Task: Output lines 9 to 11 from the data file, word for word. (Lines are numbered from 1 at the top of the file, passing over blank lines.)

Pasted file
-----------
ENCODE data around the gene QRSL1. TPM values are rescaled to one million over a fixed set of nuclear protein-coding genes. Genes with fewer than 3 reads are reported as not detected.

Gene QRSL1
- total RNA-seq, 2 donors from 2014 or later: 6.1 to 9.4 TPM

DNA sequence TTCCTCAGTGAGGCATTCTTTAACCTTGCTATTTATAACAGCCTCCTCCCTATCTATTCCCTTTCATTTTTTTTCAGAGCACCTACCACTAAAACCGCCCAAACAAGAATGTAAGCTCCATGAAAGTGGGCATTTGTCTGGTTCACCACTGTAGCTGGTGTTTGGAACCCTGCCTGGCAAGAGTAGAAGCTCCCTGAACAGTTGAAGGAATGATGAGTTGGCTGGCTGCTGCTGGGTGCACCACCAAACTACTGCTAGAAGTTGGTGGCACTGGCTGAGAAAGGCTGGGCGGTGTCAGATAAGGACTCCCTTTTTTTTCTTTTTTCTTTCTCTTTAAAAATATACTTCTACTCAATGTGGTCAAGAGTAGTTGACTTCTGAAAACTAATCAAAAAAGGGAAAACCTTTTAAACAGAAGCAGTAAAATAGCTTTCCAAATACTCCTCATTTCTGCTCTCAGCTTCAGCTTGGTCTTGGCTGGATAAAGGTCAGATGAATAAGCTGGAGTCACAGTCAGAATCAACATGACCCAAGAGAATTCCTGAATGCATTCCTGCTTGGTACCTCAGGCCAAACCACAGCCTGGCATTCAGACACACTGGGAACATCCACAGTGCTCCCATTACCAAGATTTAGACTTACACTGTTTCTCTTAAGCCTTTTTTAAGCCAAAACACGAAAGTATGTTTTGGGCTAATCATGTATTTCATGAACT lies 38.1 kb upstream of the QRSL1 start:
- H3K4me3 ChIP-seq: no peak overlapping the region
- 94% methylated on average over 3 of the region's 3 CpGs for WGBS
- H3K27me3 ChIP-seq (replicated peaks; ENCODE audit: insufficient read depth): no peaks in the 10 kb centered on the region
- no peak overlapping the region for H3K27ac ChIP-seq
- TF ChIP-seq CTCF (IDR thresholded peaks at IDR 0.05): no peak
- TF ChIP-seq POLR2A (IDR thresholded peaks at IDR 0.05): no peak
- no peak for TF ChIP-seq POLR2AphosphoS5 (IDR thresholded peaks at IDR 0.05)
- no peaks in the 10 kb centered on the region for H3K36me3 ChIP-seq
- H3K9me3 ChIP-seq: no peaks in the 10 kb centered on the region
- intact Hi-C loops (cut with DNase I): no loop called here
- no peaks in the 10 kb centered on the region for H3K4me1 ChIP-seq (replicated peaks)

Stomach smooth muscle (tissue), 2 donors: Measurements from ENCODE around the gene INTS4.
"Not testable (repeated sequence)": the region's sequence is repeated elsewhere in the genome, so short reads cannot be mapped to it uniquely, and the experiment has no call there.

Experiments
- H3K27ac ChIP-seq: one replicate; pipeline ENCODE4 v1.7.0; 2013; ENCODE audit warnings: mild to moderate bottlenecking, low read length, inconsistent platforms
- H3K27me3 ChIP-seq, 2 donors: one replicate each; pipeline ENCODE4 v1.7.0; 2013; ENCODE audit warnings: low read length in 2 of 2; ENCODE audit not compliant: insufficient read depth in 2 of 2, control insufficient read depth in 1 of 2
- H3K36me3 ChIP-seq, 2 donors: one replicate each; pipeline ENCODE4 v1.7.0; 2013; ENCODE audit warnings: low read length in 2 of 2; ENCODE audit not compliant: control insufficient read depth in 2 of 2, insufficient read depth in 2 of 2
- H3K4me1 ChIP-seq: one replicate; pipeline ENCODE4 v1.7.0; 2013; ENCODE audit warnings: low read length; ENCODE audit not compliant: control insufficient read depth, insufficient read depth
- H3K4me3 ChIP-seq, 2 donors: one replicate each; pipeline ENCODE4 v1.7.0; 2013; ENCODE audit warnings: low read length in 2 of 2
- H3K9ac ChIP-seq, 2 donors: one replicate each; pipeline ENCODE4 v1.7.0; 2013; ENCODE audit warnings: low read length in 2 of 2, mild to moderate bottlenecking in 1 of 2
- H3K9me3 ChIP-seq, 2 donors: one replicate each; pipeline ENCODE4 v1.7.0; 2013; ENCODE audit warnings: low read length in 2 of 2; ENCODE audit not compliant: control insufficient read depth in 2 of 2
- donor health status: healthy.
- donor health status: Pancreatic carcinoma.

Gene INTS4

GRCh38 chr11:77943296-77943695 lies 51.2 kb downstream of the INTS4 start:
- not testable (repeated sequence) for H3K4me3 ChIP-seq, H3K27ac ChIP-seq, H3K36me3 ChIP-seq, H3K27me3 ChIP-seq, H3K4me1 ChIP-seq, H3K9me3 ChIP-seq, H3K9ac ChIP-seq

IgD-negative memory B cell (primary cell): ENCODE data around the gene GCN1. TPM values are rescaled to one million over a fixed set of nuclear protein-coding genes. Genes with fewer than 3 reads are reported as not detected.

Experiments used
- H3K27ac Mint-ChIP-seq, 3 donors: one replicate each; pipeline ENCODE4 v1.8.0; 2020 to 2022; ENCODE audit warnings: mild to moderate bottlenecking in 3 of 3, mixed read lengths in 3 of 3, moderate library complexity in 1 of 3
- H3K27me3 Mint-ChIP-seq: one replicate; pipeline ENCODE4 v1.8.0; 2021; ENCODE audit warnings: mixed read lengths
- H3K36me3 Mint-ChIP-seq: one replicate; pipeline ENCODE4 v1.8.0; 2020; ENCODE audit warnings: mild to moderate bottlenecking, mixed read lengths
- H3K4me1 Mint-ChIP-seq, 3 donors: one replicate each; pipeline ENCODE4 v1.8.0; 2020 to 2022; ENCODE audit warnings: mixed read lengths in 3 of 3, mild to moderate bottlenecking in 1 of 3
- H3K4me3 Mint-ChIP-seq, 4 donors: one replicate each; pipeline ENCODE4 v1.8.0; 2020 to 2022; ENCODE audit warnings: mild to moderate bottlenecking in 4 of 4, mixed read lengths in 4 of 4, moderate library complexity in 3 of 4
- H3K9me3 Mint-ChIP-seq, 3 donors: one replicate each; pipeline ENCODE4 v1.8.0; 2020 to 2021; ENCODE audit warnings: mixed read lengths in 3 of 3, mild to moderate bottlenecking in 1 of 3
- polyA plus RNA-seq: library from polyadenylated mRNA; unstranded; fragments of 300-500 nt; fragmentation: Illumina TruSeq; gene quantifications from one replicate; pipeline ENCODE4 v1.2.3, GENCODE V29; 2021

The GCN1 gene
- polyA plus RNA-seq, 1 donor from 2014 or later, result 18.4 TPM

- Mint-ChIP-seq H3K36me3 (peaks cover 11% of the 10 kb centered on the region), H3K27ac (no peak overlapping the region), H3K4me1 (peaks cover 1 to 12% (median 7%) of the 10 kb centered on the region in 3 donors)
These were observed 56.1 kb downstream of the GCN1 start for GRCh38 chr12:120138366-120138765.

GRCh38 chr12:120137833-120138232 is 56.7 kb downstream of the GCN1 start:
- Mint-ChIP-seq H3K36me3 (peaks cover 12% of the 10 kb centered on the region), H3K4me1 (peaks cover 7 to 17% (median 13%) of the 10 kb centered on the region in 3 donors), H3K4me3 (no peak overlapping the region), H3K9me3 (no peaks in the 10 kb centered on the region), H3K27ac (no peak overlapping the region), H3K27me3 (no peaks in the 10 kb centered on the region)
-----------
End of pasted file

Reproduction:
- TF ChIP-seq CTCF (IDR thresholded peaks at IDR 0.05): no peak
- TF ChIP-seq POLR2A (IDR thresholded peaks at IDR 0.05): no peak
- no peak for TF ChIP-seq POLR2AphosphoS5 (IDR thresholded peaks at IDR 0.05)